Burns Lake council is considering including the subscription to a new messaging software in the village’s 2017 municipal budget.
The village says the new system – called Telmatik messaging software – is a much more effective way of communicating with residents when it comes to municipal emergencies and other issues that may affect them.
With this system, village staff would be able to selected a certain geographical area or the entire municipality and send out bulk texts, e-mails, or electronically recorded phone calls.
“The system would be extraordinarily beneficial during water shutoffs, repaving projects, municipal emergencies, fire and rescue responses, annual street flushing, and many other issues that the village encounters throughout the year,” says village staff. “It would also be very helpful during public hearing and rezoning initiatives during which residents within a certain radius of a change must be notified.”
Currently, the village uses its website and Facebook to communicate with the public. Although the village says that these channels have worked well, they don’t allow information to be effectively targeted.
“All of the channels that are currently used are distributed to the entire area,” explains village staff. “In instances such as the Fourth Avenue repaving project, staff have no means of isolating these bulk messages to one area or another.”
Additionally, the village says the current channels don’t provide immediate contact with the public.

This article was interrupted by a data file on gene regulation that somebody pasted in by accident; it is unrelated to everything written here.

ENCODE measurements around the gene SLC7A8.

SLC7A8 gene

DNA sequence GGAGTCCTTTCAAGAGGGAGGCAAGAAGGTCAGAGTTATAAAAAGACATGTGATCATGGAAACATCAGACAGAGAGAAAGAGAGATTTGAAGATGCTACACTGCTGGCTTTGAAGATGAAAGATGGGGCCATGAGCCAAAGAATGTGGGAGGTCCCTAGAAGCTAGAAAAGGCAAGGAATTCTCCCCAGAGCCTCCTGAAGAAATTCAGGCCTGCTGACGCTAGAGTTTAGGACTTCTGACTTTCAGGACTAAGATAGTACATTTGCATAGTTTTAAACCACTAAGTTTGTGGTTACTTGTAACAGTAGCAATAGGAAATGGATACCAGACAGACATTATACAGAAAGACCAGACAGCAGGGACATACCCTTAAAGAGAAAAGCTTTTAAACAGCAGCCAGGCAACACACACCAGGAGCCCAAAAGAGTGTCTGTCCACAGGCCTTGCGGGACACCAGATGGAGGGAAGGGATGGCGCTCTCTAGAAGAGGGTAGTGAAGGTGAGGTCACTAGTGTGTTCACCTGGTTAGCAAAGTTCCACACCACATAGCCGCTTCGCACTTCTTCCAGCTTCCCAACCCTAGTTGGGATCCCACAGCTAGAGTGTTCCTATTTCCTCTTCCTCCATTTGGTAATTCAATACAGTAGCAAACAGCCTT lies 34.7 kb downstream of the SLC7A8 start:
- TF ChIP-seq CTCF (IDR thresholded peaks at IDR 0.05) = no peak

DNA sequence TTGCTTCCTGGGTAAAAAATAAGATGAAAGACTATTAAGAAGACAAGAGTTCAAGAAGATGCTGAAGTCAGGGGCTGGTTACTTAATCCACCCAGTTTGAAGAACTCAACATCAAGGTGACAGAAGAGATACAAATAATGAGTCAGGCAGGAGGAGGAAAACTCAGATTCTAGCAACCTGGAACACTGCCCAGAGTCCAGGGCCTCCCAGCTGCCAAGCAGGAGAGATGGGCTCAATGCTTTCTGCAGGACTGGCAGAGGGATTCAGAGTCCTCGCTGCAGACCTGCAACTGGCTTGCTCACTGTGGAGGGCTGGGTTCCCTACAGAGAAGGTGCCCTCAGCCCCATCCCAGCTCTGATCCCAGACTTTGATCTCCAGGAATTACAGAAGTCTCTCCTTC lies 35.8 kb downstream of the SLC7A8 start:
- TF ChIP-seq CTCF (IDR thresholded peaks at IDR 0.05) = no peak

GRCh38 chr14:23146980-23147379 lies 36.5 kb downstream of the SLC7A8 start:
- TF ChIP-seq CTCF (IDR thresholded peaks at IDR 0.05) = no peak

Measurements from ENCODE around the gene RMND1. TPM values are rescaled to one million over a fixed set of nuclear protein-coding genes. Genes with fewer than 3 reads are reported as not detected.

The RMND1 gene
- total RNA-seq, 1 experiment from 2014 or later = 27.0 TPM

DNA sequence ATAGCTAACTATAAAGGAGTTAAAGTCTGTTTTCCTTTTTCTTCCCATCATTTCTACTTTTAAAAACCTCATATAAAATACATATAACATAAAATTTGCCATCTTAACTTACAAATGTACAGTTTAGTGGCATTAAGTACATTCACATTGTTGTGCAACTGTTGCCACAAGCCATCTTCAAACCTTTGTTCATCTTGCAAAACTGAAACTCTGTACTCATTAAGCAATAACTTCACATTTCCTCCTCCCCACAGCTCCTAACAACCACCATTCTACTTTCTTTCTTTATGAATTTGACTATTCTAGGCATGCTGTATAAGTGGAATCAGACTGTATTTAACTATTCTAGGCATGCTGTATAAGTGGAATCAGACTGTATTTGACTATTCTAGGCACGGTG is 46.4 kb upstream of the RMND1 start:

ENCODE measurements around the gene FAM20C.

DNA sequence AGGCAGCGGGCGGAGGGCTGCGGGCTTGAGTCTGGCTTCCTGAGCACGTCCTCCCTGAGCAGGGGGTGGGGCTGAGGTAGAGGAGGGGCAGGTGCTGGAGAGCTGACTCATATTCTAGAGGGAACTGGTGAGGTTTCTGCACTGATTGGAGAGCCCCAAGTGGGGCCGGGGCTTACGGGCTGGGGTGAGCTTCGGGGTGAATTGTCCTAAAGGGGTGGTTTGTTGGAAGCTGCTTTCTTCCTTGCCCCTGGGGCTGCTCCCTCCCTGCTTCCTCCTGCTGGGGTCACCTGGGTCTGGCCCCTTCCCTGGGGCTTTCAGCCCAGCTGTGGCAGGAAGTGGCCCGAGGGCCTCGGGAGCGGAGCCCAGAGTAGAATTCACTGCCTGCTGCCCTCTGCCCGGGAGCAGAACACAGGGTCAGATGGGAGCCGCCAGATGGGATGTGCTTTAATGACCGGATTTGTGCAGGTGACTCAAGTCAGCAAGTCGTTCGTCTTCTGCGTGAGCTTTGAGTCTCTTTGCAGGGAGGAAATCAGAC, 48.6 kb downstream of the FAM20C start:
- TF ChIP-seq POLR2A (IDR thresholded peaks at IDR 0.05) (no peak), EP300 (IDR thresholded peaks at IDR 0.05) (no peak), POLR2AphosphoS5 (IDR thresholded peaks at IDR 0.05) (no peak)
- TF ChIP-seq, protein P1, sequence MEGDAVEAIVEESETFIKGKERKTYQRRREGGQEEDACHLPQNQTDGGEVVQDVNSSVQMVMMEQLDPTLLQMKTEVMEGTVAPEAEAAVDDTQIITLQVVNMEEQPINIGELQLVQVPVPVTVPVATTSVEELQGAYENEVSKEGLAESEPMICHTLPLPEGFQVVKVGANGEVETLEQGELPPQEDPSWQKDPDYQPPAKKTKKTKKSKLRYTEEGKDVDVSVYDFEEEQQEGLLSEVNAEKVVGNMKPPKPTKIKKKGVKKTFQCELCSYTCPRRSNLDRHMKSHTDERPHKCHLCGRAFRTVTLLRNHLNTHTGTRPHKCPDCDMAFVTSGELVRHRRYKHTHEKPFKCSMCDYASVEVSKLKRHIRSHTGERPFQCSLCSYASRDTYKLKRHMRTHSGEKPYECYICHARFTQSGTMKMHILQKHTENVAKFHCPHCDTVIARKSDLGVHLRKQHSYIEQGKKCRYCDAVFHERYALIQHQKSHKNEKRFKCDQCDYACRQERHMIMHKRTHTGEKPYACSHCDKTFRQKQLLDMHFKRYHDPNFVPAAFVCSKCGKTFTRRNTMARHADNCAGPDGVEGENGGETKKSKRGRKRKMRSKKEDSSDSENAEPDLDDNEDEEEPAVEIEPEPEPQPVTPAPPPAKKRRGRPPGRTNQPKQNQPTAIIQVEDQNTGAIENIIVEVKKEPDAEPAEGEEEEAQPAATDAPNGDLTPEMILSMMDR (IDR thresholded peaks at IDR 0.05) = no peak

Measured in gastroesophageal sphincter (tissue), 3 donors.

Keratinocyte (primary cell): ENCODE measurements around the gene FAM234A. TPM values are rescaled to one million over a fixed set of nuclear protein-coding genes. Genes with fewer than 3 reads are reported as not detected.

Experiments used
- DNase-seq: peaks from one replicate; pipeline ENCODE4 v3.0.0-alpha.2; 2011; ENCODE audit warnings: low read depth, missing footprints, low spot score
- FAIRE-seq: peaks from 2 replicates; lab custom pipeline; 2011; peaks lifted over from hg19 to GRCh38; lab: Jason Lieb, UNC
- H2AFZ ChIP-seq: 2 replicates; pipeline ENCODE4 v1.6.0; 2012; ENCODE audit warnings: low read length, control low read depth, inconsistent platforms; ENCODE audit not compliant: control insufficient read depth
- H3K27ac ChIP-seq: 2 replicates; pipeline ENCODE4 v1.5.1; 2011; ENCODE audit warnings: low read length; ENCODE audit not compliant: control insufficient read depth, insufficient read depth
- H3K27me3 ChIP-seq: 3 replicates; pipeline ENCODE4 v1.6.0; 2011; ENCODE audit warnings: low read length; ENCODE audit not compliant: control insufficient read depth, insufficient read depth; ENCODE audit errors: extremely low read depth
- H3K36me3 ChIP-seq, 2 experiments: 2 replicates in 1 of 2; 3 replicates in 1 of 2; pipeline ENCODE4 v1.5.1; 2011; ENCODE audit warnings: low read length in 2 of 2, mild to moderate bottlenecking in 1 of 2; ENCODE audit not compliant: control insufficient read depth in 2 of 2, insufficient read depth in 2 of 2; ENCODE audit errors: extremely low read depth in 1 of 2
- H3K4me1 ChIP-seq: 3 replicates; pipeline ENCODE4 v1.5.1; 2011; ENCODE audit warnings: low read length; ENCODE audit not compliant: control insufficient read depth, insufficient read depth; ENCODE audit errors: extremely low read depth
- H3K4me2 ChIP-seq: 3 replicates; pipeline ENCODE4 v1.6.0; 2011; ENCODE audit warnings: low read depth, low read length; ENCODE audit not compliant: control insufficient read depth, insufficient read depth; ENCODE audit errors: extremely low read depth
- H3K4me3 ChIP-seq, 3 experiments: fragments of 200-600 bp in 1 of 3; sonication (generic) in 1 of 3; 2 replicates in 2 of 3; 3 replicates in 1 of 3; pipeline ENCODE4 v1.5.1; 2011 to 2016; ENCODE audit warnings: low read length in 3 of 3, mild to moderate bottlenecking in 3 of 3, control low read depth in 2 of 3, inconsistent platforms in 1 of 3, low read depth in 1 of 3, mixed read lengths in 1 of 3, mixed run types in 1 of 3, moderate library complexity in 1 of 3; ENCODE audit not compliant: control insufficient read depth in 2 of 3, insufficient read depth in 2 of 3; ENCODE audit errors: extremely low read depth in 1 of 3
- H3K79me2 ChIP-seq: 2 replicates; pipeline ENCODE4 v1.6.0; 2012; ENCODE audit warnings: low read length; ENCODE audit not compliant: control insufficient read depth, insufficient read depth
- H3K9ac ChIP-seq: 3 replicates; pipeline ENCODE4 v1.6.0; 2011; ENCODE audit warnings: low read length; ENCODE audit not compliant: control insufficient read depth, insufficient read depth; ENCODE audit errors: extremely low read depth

“They are required to check their Facebook page or other channels in order to receive our message, and may not notice it when they do.”
If implemented, the plan would cost $2575 annually plus a one-time implementation cost of $500. In addition, considerable staff time would be required during the first few months of implementation. Staff estimates suggest roughly four hours per week during the first six months would be required.
If council decides to move ahead with this plan, residents will be able to go online or contact the village office to be signed up. When their contact information is put into the system, they are sorted by address into a database that staff can access.
“Staff have been given assurances by the service provider of strict resident confidentiality,” says village staff. “We have confirmed that the servers storing the information are housed within Canada so as not to violate any freedom of information and protection of privacy act laws.”
Subscription to the service would be completely voluntary for residents – they could add themselves or be removed at any time. The village adds that this service would be used sparingly so as not to overwhelm residents with messages.
The decision will be made in January 2017.